Type Slowly

By Whet Moser

Last week I was invited to a dining- hall focus group, for which I received 10 Flex Dollars,1 a chance to bitch about the fruit situation in Bartlett, and the staggering reminder that the U of C is thinking about re-housing the Shoreland refugees in some kind of enormous architectural project (possibly south of the Midway) as an expansion onto BJ or some such idea.

If they were all sent to one place, which was sort of the subtext, it would be a project that would almost equal that 750-student brick shithouse Max Palevsky in carrying capacity and, potentially, could redeem it—or at least settle some overdue aesthetic debts. And, since the completion of Barbie’s Dream Dorm, which caused the Chicago Tribune architecture critic to contemplate banishing non-local architects until the city got its collective head on straight, the Master Plan has headed in a more reasonable and elegant direction.

The dilemma, when working with the U of C campus, is the neo-Gothic straightjacket in which original architect Henry Cobb locked the University. It might be crass and irreverent to grumble about the distinctive—or just abnormally uniform—tone that gives the Gray City its name, but it is kind of oppressive, it does kind of take Anglophilia into the realm of necrophilia, and, above all, is something of a reminder of what could have been. The U of C, after all, was built during the first great awakening of American architecture, lead by Chicago’s own Henry Louis Sullivan. Rather than embracing the vernacular, we imported Cambridge, and the rest is history. How much this has to do with the embrace of the Core curriculum and other conservative aesthetic ideals is debatable, but the architecture among them has not aged as well.

Later additions didn’t help—the Stalinist administration building (which is wrong on just a remarkable number of levels) and the Social Services Administration building (designed by the secretly horrible Mies van der Rohe2) remain unfortunate exercises in modernism.

The most recent Master Plan began in the most polarized way possible, with garish Max Palevsky and the Lab School’s humble Korver Gymnasium. The former was inflicted upon us by the University3 with no thought as to visual harmony, a giant middle finger to Cobb’s plan that will last for as long as maintenance is willing to replace sheetrock. The latter is tasteful and nice in subtle ways but sort of beside the point, if the point is not worshiping at Cobb’s grave.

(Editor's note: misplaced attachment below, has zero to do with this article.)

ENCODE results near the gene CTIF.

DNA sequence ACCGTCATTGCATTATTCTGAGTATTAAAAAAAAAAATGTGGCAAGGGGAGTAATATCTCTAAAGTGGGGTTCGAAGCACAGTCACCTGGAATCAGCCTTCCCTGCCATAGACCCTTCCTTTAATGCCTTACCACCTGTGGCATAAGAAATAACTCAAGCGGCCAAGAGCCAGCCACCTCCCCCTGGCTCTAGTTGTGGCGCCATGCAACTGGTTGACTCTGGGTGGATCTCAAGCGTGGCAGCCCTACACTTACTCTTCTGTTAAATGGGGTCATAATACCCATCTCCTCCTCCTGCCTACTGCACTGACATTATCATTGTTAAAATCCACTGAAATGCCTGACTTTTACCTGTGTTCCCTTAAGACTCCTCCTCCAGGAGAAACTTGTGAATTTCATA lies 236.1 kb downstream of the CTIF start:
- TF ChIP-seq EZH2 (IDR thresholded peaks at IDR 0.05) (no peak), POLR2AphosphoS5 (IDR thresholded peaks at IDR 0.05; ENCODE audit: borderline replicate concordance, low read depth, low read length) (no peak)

Ratner, alternately, is a dramatic improvement. Part of what’s so offensive about Palevsky is that it takes a muscular leviathan of a building and attempts to lighten it by adding birthday colors. Ratner’s grace is structural and practical—legitimately delicate in a way that works with the towers on the other side of campus. Palevsky is a weightlifter in makeup; Ratner is voluptuous. It doesn’t look so much like the other campus buildings in most respects, but it doesn’t have to—placed at the far corner, it’s meant to reflect the residential area across 55th and the parking garage4 as well as the campus beyond. It’s a lot to ask, and it does this reasonably well, while on its own terms clearly being the hot shit.

Just as effective is the new Graduate School of Business building going up between Ida Noyes and Robie House. The GSB has an even taller order than Ratner—the residence that the GSB has to take into account is the Robie House, which is a considerably bigger deal than the four-flats at 55th and Drexel, while cozying up to two of the more architecturally distinguished campus buildings, Ida and Rockefeller. The new GSB is as close to a right answer as possible. It borrows its profile from Wright and splits the coloration down the middle; at the lower levels, this is clearly a very good idea. The winter garden might end up seeming really pretentious at some point, but until then, the tree-like columns that hold it in place create a delicacy similar to that of Ratner. God knows it’s an improvement over Rosenwald, a standard Cobb building with a hideous lobby retrofitted in Rich Asshole Earth Tones and a perpetually empty receptionist area (like the law firm lobby from hell). That will hopefully go when the GSB students do. I got dibs on the sign, though.

While we’re on the subject of getting rid of GSB students and renovating stuff: does their new building also mean the end of the Harper cubicles? It should. Harper—which should be first in line for refurbishment—could be the finest interior space on campus, filling everyone with a sense of awe and raising the GPA of everyone who studies there by .05, thanks to its majesty. Instead, half of it is filled with threadbare furniture and the other half with $&*@ing cubicles and rent-a-lockers. It’s hard to tell which is worse.

In sum, it’s nice to know that we’re sort of getting our act together; with luck, we’ll get a swanky new dorm south of the Midway that includes things like a giant laser cannon to melt the SSA. Then the University will reveal that Max Palevsky was a practical joke and we’ll all have a good laugh about it. If not, nothing on campus has been painted avocado green yet. Class of 2008, plan on buying your sheets accordingly.


1 Good for almost two full subs at Hutch, the toniest Subway in the world.

2 Responsible for making IIT pretty much the worst place ever.

3 Ricardo Legoretta, the architect, has said that he submitted a more subdued design. This was rejected by the University, which requested that it be tasteless. “Colorful” may have been how they put it.

4 Because nothing welcomes you to campus like a parking garage.